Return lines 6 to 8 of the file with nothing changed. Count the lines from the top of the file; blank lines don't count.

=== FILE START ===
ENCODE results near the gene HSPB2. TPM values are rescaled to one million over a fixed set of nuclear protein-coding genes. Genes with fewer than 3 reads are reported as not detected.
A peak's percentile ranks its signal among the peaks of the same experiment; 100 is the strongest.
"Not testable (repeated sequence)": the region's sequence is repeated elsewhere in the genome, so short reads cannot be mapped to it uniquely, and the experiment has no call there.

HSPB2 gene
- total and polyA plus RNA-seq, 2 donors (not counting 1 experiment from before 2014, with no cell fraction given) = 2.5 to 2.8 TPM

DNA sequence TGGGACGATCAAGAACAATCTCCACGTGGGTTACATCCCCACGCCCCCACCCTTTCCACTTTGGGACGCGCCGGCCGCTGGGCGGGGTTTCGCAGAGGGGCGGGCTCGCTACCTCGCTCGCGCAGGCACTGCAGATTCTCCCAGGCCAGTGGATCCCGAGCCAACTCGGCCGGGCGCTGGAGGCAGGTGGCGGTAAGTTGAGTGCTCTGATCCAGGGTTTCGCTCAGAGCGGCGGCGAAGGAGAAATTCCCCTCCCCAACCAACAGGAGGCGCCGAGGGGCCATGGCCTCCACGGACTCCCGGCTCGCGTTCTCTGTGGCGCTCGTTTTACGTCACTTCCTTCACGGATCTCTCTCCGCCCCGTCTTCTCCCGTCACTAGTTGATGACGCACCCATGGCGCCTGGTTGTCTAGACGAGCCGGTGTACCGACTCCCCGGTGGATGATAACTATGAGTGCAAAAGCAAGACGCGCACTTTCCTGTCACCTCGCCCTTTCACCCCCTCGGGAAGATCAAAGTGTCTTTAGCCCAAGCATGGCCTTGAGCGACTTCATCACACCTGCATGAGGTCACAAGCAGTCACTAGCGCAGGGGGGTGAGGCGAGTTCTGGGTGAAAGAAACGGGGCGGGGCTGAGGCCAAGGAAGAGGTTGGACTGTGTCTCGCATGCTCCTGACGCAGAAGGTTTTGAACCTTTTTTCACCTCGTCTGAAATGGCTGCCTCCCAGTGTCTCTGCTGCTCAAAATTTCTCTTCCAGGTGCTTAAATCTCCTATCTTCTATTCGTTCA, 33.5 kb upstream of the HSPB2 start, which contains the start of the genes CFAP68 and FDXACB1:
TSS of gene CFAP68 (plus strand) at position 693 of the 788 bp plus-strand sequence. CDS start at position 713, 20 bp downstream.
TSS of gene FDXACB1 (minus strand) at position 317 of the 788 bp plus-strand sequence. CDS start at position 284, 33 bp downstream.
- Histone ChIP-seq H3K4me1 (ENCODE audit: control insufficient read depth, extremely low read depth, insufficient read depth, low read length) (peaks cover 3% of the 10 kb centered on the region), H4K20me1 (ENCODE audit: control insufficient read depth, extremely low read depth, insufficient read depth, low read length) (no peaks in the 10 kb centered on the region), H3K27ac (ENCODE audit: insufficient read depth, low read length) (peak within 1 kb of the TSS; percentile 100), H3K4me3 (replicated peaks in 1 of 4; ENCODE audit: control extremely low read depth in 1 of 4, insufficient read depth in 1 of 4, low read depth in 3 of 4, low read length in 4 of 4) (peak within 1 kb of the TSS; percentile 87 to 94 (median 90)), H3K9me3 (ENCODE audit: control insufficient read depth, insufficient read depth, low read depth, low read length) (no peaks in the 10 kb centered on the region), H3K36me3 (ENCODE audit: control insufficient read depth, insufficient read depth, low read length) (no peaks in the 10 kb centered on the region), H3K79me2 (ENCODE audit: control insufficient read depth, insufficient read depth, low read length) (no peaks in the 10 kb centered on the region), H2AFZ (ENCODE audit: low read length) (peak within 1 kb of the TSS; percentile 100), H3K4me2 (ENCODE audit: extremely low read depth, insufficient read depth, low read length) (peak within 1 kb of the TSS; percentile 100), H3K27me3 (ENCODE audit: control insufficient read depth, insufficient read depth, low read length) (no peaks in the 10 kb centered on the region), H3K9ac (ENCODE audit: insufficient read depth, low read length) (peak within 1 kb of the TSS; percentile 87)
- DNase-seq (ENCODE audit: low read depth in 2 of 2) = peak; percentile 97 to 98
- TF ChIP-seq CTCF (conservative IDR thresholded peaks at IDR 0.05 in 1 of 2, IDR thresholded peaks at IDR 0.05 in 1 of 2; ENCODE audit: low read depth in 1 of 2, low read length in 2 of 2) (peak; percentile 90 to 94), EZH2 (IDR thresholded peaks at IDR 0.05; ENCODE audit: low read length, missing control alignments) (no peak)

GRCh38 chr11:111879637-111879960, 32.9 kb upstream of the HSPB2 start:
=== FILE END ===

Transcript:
DNA sequence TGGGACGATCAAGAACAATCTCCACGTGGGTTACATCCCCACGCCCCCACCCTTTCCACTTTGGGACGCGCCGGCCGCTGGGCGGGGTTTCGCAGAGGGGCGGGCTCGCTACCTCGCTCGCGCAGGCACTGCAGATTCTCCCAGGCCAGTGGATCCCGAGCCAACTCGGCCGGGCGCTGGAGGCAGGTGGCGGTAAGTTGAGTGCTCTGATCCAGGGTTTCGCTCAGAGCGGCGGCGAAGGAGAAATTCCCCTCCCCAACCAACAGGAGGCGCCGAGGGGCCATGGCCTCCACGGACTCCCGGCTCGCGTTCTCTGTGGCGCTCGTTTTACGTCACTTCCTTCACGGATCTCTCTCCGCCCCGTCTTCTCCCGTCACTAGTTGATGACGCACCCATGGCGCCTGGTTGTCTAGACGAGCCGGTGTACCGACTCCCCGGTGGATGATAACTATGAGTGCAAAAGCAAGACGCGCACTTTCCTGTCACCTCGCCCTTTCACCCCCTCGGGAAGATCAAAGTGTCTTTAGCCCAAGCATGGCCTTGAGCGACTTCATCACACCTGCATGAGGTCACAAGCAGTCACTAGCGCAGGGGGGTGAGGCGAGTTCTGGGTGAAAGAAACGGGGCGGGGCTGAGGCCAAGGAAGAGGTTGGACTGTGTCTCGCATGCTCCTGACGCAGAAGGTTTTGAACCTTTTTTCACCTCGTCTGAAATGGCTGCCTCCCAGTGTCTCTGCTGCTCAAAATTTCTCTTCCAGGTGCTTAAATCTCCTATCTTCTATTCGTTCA, 33.5 kb upstream of the HSPB2 start, which contains the start of the genes CFAP68 and FDXACB1:
TSS of gene CFAP68 (plus strand) at position 693 of the 788 bp plus-strand sequence. CDS start at position 713, 20 bp downstream.
TSS of gene FDXACB1 (minus strand) at position 317 of the 788 bp plus-strand sequence. CDS start at position 284, 33 bp downstream.